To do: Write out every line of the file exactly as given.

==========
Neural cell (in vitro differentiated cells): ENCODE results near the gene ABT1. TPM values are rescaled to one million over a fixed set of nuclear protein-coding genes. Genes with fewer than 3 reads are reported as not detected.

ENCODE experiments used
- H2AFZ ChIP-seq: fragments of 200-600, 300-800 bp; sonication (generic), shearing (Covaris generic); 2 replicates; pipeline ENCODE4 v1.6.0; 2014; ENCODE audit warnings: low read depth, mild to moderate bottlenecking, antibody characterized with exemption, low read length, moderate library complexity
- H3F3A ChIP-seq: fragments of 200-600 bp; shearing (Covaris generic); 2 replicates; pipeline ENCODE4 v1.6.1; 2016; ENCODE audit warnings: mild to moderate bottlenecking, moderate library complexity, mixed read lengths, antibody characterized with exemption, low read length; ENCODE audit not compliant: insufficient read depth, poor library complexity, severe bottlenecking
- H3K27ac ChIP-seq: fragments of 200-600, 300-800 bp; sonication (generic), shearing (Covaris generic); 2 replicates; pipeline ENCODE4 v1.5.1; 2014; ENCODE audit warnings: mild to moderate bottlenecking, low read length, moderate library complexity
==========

Neural cell (in vitro differentiated cells): ENCODE results near the gene ABT1. TPM values are rescaled to one million over a fixed set of nuclear protein-coding genes. Genes with fewer than 3 reads are reported as not detected.

ENCODE experiments used
- H2AFZ ChIP-seq: fragments of 200-600, 300-800 bp; sonication (generic), shearing (Covaris generic); 2 replicates; pipeline ENCODE4 v1.6.0; 2014; ENCODE audit warnings: low read depth, mild to moderate bottlenecking, antibody characterized with exemption, low read length, moderate library complexity
- H3F3A ChIP-seq: fragments of 200-600 bp; shearing (Covaris generic); 2 replicates; pipeline ENCODE4 v1.6.1; 2016; ENCODE audit warnings: mild to moderate bottlenecking, moderate library complexity, mixed read lengths, antibody characterized with exemption, low read length; ENCODE audit not compliant: insufficient read depth, poor library complexity, severe bottlenecking
- H3K27ac ChIP-seq: fragments of 200-600, 300-800 bp; sonication (generic), shearing (Covaris generic); 2 replicates; pipeline ENCODE4 v1.5.1; 2014; ENCODE audit warnings: mild to moderate bottlenecking, low read length, moderate library complexity